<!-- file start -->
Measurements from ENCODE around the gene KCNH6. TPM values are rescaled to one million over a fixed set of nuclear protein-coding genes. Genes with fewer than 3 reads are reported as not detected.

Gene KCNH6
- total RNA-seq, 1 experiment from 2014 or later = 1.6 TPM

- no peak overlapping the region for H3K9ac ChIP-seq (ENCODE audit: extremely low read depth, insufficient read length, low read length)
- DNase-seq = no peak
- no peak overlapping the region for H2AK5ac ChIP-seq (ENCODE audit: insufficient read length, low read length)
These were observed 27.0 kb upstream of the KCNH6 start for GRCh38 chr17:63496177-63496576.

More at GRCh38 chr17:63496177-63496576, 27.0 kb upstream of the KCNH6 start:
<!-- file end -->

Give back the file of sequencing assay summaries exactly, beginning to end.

Measurements from ENCODE around the gene KCNH6. TPM values are rescaled to one million over a fixed set of nuclear protein-coding genes. Genes with fewer than 3 reads are reported as not detected.

Gene KCNH6
- total RNA-seq, 1 experiment from 2014 or later = 1.6 TPM

- no peak overlapping the region for H3K9ac ChIP-seq (ENCODE audit: extremely low read depth, insufficient read length, low read length)
- DNase-seq = no peak
- no peak overlapping the region for H2AK5ac ChIP-seq (ENCODE audit: insufficient read length, low read length)
These were observed 27.0 kb upstream of the KCNH6 start for GRCh38 chr17:63496177-63496576.

More at GRCh38 chr17:63496177-63496576, 27.0 kb upstream of the KCNH6 start: